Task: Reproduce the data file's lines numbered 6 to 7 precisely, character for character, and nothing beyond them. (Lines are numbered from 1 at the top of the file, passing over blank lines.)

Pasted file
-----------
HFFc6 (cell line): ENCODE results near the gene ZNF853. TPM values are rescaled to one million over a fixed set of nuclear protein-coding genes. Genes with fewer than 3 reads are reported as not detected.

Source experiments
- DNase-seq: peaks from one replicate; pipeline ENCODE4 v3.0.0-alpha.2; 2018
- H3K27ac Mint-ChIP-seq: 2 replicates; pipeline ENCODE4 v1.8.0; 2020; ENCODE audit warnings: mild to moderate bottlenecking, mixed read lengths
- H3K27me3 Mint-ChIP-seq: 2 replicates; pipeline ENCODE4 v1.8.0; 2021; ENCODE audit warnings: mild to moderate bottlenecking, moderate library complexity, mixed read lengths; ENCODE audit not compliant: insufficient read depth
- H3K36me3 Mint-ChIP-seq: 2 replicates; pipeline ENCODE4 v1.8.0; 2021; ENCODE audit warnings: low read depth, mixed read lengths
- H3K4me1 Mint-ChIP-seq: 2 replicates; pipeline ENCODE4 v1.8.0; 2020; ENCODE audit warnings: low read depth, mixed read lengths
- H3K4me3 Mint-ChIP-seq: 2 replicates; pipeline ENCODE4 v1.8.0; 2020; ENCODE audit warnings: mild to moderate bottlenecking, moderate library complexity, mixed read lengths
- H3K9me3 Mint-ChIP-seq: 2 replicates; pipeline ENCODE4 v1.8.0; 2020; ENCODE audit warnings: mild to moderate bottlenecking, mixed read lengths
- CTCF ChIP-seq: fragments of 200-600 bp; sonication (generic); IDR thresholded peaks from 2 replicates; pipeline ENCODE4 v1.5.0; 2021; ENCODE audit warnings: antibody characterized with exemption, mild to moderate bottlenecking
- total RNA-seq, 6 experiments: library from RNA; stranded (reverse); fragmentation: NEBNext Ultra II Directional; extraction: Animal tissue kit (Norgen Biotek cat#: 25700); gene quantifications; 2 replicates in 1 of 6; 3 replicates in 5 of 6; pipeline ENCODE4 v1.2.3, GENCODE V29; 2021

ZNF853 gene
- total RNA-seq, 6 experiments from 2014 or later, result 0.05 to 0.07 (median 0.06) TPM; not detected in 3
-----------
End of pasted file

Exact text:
- H3K36me3 Mint-ChIP-seq: 2 replicates; pipeline ENCODE4 v1.8.0; 2021; ENCODE audit warnings: low read depth, mixed read lengths
- H3K4me1 Mint-ChIP-seq: 2 replicates; pipeline ENCODE4 v1.8.0; 2020; ENCODE audit warnings: low read depth, mixed read lengths